Entries in Power (2)


Power Inequality Dwarfs Income Inequality


Blackstone buying Dynegy: Deja Vu to next Energy Crisis

I hate when mistakes are so obviously repeated, yet no one seems to care. Yesterday, Blackstone announced it would take-over (i.e. take private) Houston-based energy company, Dynegy, in a $4.7 billion deal in which Blackstone would acquire $4 billion of Dynegy's debt, and Dynegy would sell 4 power plants to NRG, Energy Inc. Because of the sheer inability to look more than no steps in front of it, Congress left open a really important loophole (within a financial reform package comprised of loopholes) for certain private equity firms. They get to keep buying energy companies - they get to take them private, away from the eyes of regulators, and by doing so - they get to screw around with your lights.

About a decade ago, a little company called Enron (aka one of the fastest growing companies in the country in 1999) messed about with everything from unregulated energy derivatives to broadband to power grids. That didn't end well. And it wasn't just Enron - many energy companies participated in the great energy manipulation play at the turn of this century. I list them all and describe the repercussions in the 'Energy, Enron and Entropy' chapter in my first book, Other People's Money. The companies included Williams, El Paso, Reliant and Dynegy. Dynegy was also the hot potato between Enron and Citigroup - after a merger with Enron failed, Enron declared bankruptcy. The whole situation forced Citigroup's favorite former Treasury Secretary, Robert Rubin, to lob a call into the rating agencies to play down Enron's debt problems (no conflict of interest was ever determined, so what if Enron owed money to Citigroup).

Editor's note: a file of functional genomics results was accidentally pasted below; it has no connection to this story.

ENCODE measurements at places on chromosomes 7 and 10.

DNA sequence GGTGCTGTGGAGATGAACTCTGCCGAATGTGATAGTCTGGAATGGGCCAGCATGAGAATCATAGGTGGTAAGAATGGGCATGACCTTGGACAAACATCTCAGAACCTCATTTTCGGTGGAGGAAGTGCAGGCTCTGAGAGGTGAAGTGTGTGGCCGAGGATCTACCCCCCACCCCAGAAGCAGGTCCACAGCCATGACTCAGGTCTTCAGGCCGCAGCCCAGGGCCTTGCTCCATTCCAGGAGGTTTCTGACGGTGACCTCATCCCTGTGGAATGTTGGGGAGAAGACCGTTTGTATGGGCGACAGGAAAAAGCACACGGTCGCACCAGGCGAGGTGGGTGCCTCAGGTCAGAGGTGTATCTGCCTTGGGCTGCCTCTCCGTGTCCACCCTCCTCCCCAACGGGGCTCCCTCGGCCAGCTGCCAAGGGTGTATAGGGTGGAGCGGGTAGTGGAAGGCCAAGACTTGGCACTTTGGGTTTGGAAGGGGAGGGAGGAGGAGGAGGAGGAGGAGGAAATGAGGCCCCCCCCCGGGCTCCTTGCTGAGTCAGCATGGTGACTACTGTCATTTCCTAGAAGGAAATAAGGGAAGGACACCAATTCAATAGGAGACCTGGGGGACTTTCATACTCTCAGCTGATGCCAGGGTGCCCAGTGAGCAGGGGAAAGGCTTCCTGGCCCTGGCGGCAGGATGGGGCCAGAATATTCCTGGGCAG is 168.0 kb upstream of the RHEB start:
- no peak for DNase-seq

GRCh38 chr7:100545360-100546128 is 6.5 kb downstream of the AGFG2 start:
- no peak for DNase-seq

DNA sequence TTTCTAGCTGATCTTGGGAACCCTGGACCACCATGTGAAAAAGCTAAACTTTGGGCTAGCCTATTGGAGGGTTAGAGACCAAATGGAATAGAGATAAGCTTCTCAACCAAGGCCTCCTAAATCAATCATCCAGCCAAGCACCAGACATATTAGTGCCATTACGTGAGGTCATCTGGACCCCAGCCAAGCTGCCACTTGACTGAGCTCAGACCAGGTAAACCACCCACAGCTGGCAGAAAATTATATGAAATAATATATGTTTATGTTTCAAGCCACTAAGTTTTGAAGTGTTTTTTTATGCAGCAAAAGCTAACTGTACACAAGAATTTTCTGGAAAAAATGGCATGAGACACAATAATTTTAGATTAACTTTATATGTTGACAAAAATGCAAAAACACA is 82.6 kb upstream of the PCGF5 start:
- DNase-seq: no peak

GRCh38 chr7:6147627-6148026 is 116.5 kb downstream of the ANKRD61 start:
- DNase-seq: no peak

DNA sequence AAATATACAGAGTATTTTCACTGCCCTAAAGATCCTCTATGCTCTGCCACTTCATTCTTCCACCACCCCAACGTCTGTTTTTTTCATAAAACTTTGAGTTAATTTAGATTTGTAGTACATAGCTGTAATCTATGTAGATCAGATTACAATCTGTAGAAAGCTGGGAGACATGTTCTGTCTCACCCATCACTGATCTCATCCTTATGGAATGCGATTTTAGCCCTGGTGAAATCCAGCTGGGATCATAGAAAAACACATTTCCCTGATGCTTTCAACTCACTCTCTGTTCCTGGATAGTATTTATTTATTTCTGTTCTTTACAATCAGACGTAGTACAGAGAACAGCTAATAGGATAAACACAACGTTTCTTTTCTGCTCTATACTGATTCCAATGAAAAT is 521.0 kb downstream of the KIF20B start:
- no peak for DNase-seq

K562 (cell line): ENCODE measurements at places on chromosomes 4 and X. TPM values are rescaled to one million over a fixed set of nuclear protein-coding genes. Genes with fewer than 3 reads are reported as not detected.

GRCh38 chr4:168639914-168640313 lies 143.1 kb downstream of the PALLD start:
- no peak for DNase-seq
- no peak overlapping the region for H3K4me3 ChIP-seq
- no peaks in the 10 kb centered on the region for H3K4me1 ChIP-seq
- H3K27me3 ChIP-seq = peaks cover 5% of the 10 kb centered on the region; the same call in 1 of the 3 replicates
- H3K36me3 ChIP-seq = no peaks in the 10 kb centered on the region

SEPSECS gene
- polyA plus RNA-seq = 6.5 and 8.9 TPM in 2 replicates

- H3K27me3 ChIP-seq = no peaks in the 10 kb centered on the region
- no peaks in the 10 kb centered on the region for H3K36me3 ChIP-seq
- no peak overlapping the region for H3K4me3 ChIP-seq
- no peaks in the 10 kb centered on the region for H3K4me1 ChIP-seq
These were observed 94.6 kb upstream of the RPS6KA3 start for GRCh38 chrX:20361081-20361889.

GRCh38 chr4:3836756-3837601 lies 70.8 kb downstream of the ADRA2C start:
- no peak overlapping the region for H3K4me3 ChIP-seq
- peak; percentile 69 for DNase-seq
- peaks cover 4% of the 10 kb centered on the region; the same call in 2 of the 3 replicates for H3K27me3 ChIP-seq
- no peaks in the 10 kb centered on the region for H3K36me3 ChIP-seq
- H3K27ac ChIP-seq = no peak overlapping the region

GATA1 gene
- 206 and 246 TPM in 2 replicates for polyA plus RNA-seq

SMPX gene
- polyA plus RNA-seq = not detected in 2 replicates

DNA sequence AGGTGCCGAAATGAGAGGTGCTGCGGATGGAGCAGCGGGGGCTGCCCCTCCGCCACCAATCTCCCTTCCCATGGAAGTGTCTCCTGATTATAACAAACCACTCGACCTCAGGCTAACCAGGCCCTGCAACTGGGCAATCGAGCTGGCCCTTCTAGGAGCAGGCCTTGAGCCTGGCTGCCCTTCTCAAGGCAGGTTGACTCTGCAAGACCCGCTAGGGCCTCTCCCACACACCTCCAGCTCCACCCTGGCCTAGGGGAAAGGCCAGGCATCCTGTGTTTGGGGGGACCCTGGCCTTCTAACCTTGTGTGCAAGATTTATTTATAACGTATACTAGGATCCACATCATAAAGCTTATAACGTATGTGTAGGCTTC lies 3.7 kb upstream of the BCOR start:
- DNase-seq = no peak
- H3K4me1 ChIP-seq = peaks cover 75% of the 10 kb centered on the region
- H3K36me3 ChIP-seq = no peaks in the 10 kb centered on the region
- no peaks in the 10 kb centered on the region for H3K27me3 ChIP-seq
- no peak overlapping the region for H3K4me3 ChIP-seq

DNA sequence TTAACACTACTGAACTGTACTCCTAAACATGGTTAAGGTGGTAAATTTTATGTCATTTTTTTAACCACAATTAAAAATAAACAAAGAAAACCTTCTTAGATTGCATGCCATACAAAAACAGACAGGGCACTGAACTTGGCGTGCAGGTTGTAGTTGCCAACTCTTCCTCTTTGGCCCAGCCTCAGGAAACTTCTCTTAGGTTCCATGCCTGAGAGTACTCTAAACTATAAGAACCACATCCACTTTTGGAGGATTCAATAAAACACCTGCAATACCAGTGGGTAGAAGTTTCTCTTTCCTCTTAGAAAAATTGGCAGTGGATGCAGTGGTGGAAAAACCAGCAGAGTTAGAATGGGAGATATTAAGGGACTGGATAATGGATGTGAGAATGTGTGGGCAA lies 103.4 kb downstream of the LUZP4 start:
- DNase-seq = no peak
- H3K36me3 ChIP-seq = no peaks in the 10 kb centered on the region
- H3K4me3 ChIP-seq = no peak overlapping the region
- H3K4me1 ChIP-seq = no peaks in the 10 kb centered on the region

At any rate, the Enron situation was caused by a severe lack of energy industry oversight (at the physical power grid and financial derivatives level), despite energy being something upon which each of us relies every day. And now, the non-introspective attitude of New York Times and other, journalists shows the Blackstone-Dynegy deal as just another smart financial play:

"Buyout firms have been seeking to put their billions of dollars in untapped investor capital to use. With banks openly seeking out deals to back once again, private equity firms have sought to step up their core business of acquiring and selling companies.

This type of depiction ignores the growing danger of this trend for the rest of us. Those smart firms - they used to dabble in energy, then moved over to housing, and now they're back to energy. Yet, each decision results in disaster for the rest of us. Plus, running energy companies in the dark, so to speak, is exactly what set us up for the Enron/Worldcom type fraud, disruption, bankruptcy and layoff cycle of 2001-2002. We are being set up again. Dynegy shareholders are getting some cash and some private equity firm will have control over its customers' energy demands and the related billing. Maybe Congress will pretend to do something about this in a few years, once it's over and the blackouts and related job cuts are behind us.